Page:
The Magic Quill #93: The Rheosaurus Diversion
by Robbie Fischer
Concept contributed by: Angelbot
Contest winner: jatibbal
“What was that name again?” asked the goblin behind the teller’s window.
“Dr. Duane Mossy,” said Slavik, in a nearly perfect approximation of an American accent. He twitched his fake mustache and adjusted his fake eyeglasses. “You’ve heard of me, perhaps? I’ve been all over the papers. They call me Mundane Duane, and sometimes the Vanilla Gorilla. I just finished five years of living as a Muggle, among Muggles, studying them. That’s why I’ve come here, to take over the Muggle Studies section at your Ministry.”
“Our ministry?” the goblin asked pointedly.
“I beg your pardon. I only meant your country’s ministry. It’s important work, I’ll tell you. Though it’s not true, what they say about me going native. I never forgot that I was a wizard – folks must be thinking of John Badsome, who really did renounce wizardry after his seminal study of…”
“All I know is, we don’t have a vault in that name,” the goblin insisted stubbornly.
“That’s why I’ve come,” Slavik grinned. “To set one up, you see? Just some of my larger specimens, and only until the ministry knocks down a couple of walls so I can…”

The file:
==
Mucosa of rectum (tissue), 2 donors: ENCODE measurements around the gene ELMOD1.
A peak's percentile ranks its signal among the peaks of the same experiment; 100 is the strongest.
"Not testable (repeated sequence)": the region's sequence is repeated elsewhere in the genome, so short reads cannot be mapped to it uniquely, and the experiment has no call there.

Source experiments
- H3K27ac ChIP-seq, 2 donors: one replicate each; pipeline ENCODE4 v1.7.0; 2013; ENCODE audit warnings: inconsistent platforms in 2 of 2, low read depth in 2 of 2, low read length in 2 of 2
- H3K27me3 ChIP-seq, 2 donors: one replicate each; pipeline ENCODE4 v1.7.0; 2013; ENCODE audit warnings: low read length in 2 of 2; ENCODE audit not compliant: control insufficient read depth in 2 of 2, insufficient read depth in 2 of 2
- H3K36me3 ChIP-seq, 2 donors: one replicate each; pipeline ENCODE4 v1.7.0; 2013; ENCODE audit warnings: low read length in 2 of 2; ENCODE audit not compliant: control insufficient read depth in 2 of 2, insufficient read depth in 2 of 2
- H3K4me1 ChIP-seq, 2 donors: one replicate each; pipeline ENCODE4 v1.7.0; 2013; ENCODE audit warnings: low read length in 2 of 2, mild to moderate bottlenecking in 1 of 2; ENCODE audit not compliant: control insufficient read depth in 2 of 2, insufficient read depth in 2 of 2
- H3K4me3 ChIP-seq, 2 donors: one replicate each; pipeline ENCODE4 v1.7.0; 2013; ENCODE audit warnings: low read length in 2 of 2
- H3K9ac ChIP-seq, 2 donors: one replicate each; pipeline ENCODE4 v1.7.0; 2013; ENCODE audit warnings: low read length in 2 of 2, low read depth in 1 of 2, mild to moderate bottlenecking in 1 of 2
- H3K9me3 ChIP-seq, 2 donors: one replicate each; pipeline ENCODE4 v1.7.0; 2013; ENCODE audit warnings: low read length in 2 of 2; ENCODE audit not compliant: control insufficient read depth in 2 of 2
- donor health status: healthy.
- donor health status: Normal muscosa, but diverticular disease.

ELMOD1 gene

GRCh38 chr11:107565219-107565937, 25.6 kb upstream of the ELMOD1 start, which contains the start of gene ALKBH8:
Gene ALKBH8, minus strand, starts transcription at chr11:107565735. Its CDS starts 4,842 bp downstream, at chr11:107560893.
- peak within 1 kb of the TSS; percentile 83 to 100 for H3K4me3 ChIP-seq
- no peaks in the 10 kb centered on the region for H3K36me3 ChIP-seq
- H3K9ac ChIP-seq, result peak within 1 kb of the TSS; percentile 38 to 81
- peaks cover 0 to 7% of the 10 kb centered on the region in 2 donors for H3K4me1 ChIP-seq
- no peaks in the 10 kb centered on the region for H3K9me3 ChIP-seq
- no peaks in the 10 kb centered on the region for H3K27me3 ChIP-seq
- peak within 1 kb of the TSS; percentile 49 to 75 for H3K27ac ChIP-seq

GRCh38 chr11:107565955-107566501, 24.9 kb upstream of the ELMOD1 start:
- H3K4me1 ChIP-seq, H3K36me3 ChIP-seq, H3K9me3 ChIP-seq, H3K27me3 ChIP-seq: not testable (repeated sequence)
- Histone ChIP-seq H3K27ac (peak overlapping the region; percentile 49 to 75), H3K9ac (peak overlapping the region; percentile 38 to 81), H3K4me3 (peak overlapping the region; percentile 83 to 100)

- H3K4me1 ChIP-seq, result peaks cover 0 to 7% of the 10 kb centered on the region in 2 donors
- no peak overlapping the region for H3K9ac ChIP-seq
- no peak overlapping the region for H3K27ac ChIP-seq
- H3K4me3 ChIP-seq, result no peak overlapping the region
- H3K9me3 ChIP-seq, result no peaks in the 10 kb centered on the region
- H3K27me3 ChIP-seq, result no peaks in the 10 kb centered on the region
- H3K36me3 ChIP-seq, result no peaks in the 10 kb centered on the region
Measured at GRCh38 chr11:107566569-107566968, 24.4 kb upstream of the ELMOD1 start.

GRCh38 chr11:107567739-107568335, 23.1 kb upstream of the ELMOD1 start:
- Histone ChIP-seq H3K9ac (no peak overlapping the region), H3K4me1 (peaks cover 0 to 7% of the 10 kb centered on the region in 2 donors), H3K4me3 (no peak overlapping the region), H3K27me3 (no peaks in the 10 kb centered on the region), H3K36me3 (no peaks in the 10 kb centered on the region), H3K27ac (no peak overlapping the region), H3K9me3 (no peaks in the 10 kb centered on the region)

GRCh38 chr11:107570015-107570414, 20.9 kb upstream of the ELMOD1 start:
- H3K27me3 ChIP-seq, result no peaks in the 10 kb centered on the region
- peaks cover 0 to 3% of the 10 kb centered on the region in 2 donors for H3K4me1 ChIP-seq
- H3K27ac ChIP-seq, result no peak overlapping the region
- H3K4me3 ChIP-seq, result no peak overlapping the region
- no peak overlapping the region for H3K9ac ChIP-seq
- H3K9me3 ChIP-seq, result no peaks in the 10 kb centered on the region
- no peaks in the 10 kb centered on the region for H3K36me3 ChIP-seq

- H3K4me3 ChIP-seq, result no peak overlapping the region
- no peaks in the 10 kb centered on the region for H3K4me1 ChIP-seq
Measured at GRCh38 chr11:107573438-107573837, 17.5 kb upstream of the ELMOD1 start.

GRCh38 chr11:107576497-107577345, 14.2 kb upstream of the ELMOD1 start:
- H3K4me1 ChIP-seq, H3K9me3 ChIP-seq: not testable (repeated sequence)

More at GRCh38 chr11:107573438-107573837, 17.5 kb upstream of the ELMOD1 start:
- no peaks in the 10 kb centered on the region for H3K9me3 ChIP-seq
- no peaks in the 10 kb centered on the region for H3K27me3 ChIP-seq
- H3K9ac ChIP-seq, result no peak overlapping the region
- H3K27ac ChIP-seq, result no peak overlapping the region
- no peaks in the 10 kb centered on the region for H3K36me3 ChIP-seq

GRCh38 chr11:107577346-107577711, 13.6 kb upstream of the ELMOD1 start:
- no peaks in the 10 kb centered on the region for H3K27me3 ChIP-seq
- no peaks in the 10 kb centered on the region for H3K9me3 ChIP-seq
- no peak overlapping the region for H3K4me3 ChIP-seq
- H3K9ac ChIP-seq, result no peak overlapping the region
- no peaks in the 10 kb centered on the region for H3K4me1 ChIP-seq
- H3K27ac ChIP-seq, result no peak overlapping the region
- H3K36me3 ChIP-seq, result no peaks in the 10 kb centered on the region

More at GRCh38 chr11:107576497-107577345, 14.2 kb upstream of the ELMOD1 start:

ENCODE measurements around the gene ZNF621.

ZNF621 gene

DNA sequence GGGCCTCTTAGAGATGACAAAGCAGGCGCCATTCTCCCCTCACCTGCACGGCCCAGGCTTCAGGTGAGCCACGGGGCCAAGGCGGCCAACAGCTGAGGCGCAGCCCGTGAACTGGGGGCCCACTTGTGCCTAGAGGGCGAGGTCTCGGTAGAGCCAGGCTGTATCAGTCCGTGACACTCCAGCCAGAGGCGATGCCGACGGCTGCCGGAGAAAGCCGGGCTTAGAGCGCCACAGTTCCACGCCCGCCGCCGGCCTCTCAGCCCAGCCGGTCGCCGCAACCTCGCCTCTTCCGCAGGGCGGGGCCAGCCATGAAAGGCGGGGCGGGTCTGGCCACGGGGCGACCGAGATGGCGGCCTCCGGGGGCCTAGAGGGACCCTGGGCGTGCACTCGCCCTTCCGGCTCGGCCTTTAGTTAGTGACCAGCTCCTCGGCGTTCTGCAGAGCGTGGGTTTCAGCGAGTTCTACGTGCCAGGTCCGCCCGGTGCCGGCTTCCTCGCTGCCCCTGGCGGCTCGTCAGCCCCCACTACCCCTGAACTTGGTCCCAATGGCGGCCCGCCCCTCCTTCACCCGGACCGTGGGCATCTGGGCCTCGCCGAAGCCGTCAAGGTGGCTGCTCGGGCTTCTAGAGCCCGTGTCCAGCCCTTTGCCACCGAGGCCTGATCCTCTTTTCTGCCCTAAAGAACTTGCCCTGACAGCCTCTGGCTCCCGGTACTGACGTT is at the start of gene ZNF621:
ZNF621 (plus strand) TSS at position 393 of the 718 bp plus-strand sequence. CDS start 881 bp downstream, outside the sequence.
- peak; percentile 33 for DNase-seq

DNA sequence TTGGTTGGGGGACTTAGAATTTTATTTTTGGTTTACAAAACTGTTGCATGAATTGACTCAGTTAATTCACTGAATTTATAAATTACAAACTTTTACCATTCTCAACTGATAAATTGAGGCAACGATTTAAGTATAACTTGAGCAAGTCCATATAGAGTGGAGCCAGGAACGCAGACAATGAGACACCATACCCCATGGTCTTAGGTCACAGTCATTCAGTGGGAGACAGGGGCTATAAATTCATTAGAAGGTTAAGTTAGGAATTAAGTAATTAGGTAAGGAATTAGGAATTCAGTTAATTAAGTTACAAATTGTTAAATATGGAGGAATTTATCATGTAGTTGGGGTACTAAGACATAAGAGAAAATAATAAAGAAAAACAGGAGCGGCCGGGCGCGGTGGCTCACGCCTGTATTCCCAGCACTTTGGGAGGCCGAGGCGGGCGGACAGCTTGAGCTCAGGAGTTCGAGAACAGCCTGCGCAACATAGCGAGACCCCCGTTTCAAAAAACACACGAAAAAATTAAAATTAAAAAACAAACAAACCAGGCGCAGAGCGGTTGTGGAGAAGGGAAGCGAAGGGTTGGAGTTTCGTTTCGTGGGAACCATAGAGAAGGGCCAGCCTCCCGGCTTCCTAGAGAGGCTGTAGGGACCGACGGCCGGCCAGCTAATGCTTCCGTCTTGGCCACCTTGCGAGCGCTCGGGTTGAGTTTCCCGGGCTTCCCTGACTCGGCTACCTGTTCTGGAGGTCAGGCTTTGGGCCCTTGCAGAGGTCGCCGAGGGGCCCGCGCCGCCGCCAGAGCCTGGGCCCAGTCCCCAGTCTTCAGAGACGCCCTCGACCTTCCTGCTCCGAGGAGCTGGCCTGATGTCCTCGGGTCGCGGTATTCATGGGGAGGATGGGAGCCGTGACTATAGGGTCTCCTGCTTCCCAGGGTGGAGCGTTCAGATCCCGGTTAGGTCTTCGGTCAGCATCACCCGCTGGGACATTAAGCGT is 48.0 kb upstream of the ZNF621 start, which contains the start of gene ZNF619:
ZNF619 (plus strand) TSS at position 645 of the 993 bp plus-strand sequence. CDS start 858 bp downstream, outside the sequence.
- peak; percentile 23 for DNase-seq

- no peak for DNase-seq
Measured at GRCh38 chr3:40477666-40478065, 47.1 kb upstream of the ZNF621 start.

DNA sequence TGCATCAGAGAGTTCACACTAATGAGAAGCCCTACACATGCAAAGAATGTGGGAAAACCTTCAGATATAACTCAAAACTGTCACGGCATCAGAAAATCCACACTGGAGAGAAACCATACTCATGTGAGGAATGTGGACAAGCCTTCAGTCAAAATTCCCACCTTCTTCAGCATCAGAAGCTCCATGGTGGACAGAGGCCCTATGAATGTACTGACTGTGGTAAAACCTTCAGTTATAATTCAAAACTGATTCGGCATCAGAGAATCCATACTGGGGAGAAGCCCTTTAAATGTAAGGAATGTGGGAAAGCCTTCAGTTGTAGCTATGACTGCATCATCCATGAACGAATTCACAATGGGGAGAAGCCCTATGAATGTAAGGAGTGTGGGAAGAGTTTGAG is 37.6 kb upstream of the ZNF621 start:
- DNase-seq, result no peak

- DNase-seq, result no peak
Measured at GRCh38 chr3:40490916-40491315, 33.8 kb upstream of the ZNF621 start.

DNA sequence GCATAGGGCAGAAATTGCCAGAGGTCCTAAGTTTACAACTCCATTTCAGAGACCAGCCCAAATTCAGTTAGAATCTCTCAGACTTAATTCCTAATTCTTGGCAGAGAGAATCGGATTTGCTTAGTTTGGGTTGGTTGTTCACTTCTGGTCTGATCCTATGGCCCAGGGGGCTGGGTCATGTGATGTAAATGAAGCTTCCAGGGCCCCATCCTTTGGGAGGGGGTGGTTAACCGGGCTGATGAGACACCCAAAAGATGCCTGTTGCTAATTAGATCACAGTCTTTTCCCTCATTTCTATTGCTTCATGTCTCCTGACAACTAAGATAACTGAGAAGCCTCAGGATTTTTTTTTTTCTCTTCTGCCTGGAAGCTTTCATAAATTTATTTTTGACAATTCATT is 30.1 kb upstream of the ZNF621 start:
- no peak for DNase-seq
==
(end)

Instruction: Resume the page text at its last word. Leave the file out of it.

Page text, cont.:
“All right, then,” the goblin snarled, pulling out a large sheaf of parchment. “Fill this out while my undergoblins collect the crates. Where are they, now?”
“On the roof of the Leaky Cauldron. Couldn’t find anywhere else to fit them, you know.” Slavik got busy scribbling false information on the goblin’s parchment. He was still scribbling when a party of goblins, sweating with effort, floated a series of enormous crates through the front doors of the bank. One of the crates had holes drilled in it on all sides, and out of the holes shone a light that rose and fell in intensity from blindingly bright to nearly dark. Something inside the crate seemed to be alive, scrabbling around on heavy claws.
“What in the name of Undergrim is in that?” asked the goblin across the desk from Slavik.
Slavik beamed. “That’s one of my greatest discoveries – the Rheosaurus. My paper on it is due to be published any day now. You see, the Muggles have domesticated some breeds of dragon that have lost their magic, and they have also invented devices that can cause eclectic lights to grow brighter and dimmer by degrees. My tests on the komodo dragon’s vestigial fire glands and on the rheostat were on adjacent laboratory benches, until an unanticipated interaction re-activated a dormant…”
“Feeding and poo removal will be added to your monthly fees,” the goblin snapped, as the other goblins used their magic to test the crate for the presence of concealed wizards or witches.